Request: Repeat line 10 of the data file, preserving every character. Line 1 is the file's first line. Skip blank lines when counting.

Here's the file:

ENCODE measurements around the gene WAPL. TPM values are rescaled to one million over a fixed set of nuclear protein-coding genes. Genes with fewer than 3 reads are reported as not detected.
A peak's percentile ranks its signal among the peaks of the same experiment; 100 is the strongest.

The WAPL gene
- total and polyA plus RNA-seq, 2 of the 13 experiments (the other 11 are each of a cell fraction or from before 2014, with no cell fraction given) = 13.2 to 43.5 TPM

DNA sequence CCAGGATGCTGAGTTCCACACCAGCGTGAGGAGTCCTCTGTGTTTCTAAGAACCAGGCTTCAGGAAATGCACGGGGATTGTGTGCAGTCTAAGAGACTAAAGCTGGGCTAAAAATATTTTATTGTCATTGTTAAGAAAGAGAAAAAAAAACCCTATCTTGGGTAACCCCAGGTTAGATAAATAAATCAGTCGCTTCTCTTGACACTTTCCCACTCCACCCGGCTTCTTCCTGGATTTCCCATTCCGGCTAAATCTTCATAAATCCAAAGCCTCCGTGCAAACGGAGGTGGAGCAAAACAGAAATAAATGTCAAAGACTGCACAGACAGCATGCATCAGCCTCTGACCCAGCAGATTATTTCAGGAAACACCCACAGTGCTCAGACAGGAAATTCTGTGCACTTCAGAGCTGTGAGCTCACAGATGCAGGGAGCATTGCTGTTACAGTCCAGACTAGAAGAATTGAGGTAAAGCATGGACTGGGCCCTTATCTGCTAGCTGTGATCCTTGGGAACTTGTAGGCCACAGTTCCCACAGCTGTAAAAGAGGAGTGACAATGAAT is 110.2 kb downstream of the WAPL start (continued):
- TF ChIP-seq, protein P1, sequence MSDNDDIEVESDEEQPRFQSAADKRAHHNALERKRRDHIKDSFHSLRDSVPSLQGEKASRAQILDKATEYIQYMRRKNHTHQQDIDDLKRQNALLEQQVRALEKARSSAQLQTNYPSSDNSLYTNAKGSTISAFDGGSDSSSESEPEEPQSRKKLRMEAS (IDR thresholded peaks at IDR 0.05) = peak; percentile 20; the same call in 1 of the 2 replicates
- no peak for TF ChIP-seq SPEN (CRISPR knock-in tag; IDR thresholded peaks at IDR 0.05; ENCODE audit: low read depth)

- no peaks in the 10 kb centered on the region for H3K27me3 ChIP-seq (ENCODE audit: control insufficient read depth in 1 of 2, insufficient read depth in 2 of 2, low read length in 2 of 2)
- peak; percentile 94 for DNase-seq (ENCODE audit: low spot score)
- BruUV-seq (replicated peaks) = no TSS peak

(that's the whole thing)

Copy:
- BruUV-seq (replicated peaks) = no TSS peak